AdSense is one of the widely-used monetization tools amongst digital publishers, especially those of the smaller variety. Yet publishers have no idea what portion of the advertising revenue their sites generate is being shared with them by Google. Until now.

Yesterday, in a move that has been discussed and anticipated for some time, Google has finally shared the AdSense revenue share with publishers.

In a post on Google's Inside AdSense blog, VP of Product Management Neal Mohan detailed:

AdSense for content publishers, who make up the vast majority of our AdSense publishers, earn a 68% revenue share worldwide. This means we pay 68% of the revenue that we collect from advertisers for AdSense for content ads that appear on your sites.

We pay our AdSense for search partners a 51% revenue share, worldwide, for the search ads that appear through their implementations.

Calling these figures "very competitive", Mohan stated "We hope this additional transparency helps you gain more insight into your business partnership with Google."

Google's move is certainly one that will be welcomed by publishers. According to Mohan, Google doesn't have plans to change its revenue share structure anytime soon, although it of course reserves the right to if it feels business conditions warrant such action. Even so, yesterday's announcement should put to rest some of the speculation that frequently pops up about the revenue share figures.

The big question now is how AdSense competitors will respond to Google's newfound transparency. As Search Engine Land's Danny Sullivan notes:

The split will also likely put Google under pressure to share more. Keeping half of all search ad revenue is a huge chunk. Even keeping over 30% seems a huge slice. Expect competitors to perhaps stand out by offering to share more with advertisers.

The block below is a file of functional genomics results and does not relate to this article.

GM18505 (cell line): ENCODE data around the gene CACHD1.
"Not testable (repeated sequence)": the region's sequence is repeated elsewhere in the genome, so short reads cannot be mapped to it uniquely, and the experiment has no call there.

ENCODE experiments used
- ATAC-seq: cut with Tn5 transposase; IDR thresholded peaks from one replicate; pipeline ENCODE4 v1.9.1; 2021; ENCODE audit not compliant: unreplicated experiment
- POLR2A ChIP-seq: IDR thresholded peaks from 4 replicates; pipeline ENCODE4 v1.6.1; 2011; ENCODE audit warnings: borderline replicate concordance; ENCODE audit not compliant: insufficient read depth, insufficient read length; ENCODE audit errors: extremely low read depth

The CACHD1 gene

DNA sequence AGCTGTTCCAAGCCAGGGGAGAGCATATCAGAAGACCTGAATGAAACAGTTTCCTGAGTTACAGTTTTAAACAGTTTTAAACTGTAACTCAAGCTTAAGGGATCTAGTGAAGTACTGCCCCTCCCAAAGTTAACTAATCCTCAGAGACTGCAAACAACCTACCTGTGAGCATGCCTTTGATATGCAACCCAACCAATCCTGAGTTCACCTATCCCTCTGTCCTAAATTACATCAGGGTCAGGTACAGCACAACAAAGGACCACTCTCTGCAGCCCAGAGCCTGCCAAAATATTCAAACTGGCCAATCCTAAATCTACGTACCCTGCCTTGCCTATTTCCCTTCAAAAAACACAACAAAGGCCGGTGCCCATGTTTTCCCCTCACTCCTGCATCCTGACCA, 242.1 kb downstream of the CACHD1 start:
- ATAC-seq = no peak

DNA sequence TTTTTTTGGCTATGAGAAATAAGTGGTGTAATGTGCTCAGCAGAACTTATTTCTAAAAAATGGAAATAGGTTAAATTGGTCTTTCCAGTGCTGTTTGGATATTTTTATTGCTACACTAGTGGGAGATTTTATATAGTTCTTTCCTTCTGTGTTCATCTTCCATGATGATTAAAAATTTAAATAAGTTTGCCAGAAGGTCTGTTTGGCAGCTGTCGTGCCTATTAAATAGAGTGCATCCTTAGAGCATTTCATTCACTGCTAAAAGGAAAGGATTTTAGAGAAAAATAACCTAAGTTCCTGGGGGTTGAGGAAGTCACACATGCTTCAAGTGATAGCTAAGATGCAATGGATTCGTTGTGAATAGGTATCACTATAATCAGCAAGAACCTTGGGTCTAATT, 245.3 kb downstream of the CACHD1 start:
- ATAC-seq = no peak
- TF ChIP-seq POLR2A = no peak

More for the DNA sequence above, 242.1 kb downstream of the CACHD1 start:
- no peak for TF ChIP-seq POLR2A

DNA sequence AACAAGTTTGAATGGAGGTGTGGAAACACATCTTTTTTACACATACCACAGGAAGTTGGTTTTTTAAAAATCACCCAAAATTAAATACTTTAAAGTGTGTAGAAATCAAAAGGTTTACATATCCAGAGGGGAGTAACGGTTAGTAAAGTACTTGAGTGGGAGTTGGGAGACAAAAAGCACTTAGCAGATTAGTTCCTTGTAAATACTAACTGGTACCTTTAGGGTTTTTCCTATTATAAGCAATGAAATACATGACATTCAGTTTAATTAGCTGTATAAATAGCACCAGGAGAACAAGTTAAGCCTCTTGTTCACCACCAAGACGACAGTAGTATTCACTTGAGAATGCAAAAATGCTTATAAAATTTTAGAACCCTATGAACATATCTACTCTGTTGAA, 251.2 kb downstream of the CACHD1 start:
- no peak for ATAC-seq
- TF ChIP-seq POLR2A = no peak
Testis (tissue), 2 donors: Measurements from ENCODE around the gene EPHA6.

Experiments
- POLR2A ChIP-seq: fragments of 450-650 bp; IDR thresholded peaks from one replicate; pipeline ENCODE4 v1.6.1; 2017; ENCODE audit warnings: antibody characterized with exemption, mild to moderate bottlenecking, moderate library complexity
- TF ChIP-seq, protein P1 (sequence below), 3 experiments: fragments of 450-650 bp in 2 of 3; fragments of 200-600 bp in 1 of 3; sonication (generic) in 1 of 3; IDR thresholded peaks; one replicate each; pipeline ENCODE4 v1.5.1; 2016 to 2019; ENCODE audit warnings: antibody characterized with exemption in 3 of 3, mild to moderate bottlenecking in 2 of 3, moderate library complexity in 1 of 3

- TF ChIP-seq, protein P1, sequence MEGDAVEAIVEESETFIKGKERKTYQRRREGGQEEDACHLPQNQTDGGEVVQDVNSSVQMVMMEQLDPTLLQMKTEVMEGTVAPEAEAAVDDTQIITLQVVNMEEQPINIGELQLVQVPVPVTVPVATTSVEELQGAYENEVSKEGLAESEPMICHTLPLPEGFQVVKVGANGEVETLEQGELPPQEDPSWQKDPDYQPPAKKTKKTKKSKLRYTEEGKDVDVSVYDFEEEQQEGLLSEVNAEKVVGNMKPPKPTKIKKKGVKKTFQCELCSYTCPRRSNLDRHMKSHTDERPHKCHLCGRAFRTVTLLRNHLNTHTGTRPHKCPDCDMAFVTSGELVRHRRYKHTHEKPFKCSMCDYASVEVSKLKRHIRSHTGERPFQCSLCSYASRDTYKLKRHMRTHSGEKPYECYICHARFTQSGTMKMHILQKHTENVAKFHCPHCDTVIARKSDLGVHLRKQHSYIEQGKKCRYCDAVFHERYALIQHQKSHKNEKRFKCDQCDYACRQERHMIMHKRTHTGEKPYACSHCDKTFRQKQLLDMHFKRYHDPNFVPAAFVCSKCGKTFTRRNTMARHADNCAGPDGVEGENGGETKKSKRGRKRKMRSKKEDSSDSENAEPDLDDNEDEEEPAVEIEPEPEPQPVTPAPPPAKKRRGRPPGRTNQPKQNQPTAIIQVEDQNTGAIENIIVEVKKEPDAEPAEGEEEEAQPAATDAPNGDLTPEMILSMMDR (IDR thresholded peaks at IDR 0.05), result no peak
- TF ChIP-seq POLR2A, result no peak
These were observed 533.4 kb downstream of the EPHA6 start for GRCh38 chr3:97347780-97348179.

Google is no doubt aware that disclosing the AdSense revenue share will give competitors a new means to try to poach publishers, which is probably why Mohan encouraged AdSense publishers to look at the big picture: alternatives to AdSense may offer a higher revenue share but deliver a lower yield. Publishers should "focus on the total revenue generated from your site, rather than just revenue share, which can be misleading," he wrote.

Whatever happens, Google's transparency is long overdue and the trust this move may help to build is probably worth far more to Google than publishers who aren't happy with 68% and who try their luck elsewhere.

Patricio Robles

Published 25 May, 2010 by Patricio Robles

Patricio Robles is a tech reporter at Econsultancy. Follow him on Twitter.

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Comments (5)


Jamie AJM Digital

Hi Patricio, 

Im glad I found this - interesting to see just how much they were taking as a share. Very pleased to see some Adsense honesty, but looking forward to seeing some changes! 

Thanks for the post


about 8 years ago


Jackie Lee Choon Yau

Hi there. I wonder if those on the Premium Adsense Publisher plan get more or less than 68% or the same. The way they treat and manage Premium Adsense Publisher continues to be a "black box" But, I do agree that this is a big step towards honesty and openness. Cheers.

about 8 years ago


Ambere Khan - Star Content Writers

I think now that Google has disclosed this information, competitors will definitely take advantage by advertising that they take less than Google.  It is insane that Google takes over half of ad revenue (or even more).

about 8 years ago

Alec Kinnear

Alec Kinnear, Creative Director at Foliovision

These figures are much better than speculated. I'm not sure I believe that Google is being 100% honest in the way the 68% is generated (are they deducting some costs or overhead?).

about 8 years ago


Sydney Web Design

I am having a really difficult time being accepted into Google Adsense I have no idea why they are declining my application, I guess my website is not quite to their standard yet. I heard their revenue share has dropped a lot since the global financial crises though, I have seen people moving from adsense to CPA companies which really suprised me.

about 8 years ago

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